General Electric in first US-Myanmar deal

Hillary Clinton’s talks with Myanmar President Thein Sein opened doors for US companies in the formerly secluded country

Industry giant General Electric has become the first US firm to seal a deal with Myanmar after sanctions were lifted by US President Barack Obama on July 11.

It was also the effort of US Secretary of State Hillary Clinton, who met Myanmar’s President Thein Sein last Friday (June 13) in Cambodia at a US-ASEAN business conference and introduced him to a US company delegation.

The deal, worth $2 million, involves the delivery of medical equipment for hospitals in Yangon. General Electric said that the small deal was only the beginning of business relations with the country. The US conglomerate is eyeing to supply Myanmar with gas turbines for its power plants and equipment for the delapidated railway infrastructure.

Other companies, among them Ford Motor Corp, General Motors, Chevron, Caterpillar, IBM, Procter & Gamble, Dow Chemical, Mastercard, Visa, Boeing, ConocoPhillips, Time Warner, Goldman Sachs, KPMG and Google, are sending representatives on business trips to Myanmar to explore opportunities. The Coca Cola Company has already committed to resume business in Myanmar after 60 years of absence. Altogether, 37 US firms were in talks with the Myanmar government to enter the country, hoping to tap into everything from infrastructure and financial services to information technology, tourism, mining, and oil and gas.

At the same business conference, General Electric also signed two deals worth $86 million to deliver steam turbines and electrical equipment to Vietnam.

The US also reopened its embassy in Myanmar last week after 22 years.

Meanwhile, the International Monetary Fund announced that it plans to open an office in Bangkok which will be focusing on Myanmar and Laos.

 



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[caption id="attachment_3853" align="alignleft" width="300"] Hillary Clinton's talks with Myanmar President Thein Sein opened doors for US companies in the formerly secluded country[/caption] Industry giant General Electric has become the first US firm to seal a deal with Myanmar after sanctions were lifted by US President Barack Obama on July 11. It was also the effort of US Secretary of State Hillary Clinton, who met Myanmar's President Thein Sein last Friday (June 13) in Cambodia at a US-ASEAN business conference and introduced him to a US company delegation. The deal, worth $2 million, involves the delivery of medical equipment for hospitals...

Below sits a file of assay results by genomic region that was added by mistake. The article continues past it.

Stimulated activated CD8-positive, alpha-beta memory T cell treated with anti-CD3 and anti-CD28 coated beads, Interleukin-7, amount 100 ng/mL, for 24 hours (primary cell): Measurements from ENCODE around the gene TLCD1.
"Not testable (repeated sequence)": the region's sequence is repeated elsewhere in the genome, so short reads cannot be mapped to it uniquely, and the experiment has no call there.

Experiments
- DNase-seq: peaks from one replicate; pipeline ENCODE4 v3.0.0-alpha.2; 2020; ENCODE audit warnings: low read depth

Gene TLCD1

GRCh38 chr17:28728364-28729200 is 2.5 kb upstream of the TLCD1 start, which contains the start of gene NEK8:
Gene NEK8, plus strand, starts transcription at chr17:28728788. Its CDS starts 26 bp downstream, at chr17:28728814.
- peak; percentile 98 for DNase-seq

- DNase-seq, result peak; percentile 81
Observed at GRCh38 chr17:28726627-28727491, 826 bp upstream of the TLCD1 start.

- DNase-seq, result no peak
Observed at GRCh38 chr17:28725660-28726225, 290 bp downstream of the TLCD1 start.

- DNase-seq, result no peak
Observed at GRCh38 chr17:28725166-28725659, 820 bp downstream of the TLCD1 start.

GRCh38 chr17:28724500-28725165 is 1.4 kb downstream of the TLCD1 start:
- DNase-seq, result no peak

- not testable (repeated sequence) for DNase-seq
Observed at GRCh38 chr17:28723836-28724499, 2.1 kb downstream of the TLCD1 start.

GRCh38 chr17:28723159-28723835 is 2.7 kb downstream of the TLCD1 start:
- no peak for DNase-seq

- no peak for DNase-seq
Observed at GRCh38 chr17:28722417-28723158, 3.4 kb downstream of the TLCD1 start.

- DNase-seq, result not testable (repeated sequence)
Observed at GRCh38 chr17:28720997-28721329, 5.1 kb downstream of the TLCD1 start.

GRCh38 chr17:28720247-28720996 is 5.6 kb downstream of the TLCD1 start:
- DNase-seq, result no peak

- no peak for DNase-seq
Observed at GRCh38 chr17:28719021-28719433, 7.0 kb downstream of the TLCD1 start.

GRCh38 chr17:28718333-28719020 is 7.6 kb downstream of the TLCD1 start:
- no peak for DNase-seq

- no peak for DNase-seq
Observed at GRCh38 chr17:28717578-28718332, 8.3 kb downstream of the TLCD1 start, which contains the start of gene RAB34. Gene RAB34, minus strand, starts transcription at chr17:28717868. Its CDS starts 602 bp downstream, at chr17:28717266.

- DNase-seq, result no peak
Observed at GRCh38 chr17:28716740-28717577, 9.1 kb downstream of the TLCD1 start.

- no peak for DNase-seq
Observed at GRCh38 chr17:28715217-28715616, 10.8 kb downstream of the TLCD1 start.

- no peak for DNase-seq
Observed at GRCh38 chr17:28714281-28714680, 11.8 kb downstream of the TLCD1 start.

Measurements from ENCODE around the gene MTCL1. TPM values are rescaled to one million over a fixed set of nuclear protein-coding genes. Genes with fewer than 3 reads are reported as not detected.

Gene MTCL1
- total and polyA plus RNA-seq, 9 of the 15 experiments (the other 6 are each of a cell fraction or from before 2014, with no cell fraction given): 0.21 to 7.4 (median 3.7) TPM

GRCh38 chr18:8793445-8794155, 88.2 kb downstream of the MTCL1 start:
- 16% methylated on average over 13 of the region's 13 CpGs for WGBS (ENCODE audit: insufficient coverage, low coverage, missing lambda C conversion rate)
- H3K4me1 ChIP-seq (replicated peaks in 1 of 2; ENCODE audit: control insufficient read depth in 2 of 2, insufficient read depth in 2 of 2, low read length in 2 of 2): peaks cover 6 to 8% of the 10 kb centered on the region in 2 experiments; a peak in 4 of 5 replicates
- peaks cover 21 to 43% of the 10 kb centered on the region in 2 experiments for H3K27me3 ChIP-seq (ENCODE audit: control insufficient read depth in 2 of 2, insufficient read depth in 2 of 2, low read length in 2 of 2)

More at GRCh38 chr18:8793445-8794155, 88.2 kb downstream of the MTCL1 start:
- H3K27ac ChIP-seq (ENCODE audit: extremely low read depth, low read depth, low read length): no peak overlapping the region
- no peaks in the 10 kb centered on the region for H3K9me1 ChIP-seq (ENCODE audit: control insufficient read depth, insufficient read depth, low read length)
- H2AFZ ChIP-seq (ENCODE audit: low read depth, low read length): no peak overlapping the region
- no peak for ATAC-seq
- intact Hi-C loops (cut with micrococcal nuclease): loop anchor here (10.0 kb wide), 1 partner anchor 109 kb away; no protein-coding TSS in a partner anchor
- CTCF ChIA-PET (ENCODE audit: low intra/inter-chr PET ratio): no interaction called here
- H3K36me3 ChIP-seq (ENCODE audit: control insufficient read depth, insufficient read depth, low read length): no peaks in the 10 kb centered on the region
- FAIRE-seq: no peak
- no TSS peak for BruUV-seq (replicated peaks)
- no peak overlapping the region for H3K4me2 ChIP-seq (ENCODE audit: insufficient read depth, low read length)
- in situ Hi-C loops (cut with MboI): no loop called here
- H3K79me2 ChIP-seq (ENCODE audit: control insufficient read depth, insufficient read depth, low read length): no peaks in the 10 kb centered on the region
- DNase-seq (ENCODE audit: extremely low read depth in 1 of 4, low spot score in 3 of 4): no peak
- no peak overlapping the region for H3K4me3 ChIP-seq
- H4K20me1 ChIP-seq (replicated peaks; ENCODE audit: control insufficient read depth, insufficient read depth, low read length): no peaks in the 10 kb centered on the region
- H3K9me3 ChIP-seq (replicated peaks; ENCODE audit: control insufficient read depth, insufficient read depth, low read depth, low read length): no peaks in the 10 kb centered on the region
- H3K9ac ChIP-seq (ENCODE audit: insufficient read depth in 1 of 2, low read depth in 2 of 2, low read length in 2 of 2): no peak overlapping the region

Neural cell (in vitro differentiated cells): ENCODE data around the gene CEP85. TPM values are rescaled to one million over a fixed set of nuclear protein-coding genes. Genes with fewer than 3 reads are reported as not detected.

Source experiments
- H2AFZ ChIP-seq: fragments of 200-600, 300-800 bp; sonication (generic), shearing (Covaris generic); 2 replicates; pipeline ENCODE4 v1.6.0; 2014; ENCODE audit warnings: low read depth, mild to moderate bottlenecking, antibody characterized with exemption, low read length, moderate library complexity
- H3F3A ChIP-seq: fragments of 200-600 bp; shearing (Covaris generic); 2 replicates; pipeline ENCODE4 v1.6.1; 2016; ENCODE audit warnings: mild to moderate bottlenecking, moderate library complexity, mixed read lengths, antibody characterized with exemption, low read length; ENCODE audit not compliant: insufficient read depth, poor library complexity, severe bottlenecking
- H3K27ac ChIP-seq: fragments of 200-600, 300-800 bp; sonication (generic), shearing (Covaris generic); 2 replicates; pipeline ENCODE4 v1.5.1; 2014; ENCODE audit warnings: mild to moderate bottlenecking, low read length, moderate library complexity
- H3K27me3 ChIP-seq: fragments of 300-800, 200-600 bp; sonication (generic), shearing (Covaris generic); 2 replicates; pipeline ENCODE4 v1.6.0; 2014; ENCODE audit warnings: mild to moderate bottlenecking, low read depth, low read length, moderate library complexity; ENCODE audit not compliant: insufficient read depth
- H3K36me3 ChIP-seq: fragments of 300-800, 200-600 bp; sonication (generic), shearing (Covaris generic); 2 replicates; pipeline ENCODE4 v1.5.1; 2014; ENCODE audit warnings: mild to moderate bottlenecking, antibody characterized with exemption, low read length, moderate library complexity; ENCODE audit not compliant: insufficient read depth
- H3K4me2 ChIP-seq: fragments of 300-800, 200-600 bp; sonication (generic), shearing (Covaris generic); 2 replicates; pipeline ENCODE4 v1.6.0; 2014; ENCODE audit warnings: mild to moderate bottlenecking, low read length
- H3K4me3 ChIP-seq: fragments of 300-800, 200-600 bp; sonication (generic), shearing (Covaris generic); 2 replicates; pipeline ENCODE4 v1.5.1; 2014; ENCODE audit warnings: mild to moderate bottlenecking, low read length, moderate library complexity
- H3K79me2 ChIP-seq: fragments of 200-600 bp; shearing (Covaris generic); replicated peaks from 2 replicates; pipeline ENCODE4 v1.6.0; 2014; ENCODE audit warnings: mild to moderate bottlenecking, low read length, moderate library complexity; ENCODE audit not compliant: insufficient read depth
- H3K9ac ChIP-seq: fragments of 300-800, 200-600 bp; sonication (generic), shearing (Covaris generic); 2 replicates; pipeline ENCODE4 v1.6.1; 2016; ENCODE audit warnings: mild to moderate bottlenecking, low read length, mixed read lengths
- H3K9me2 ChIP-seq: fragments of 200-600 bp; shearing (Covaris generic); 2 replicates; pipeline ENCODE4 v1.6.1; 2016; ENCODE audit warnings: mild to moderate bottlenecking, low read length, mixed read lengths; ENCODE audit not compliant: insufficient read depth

Hillary Clinton’s talks with Myanmar President Thein Sein opened doors for US companies in the formerly secluded country

Industry giant General Electric has become the first US firm to seal a deal with Myanmar after sanctions were lifted by US President Barack Obama on July 11.

It was also the effort of US Secretary of State Hillary Clinton, who met Myanmar’s President Thein Sein last Friday (June 13) in Cambodia at a US-ASEAN business conference and introduced him to a US company delegation.

The deal, worth $2 million, involves the delivery of medical equipment for hospitals in Yangon. General Electric said that the small deal was only the beginning of business relations with the country. The US conglomerate is eyeing to supply Myanmar with gas turbines for its power plants and equipment for the delapidated railway infrastructure.

Other companies, among them Ford Motor Corp, General Motors, Chevron, Caterpillar, IBM, Procter & Gamble, Dow Chemical, Mastercard, Visa, Boeing, ConocoPhillips, Time Warner, Goldman Sachs, KPMG and Google, are sending representatives on business trips to Myanmar to explore opportunities. The Coca Cola Company has already committed to resume business in Myanmar after 60 years of absence. Altogether, 37 US firms were in talks with the Myanmar government to enter the country, hoping to tap into everything from infrastructure and financial services to information technology, tourism, mining, and oil and gas.

At the same business conference, General Electric also signed two deals worth $86 million to deliver steam turbines and electrical equipment to Vietnam.

The US also reopened its embassy in Myanmar last week after 22 years.

Meanwhile, the International Monetary Fund announced that it plans to open an office in Bangkok which will be focusing on Myanmar and Laos.

 



Support ASEAN news

Investvine has been a consistent voice in ASEAN news for more than a decade. From breaking news to exclusive interviews with key ASEAN leaders, we have brought you factual and engaging reports – the stories that matter, free of charge.

Like many news organisations, we are striving to survive in an age of reduced advertising and biased journalism. Our mission is to rise above today’s challenges and chart tomorrow’s world with clear, dependable reporting.

Support us now with a donation of your choosing. Your contribution will help us shine a light on important ASEAN stories, reach more people and lift the manifold voices of this dynamic, influential region.

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Personal Info

Donation Total: $10.00

 

 

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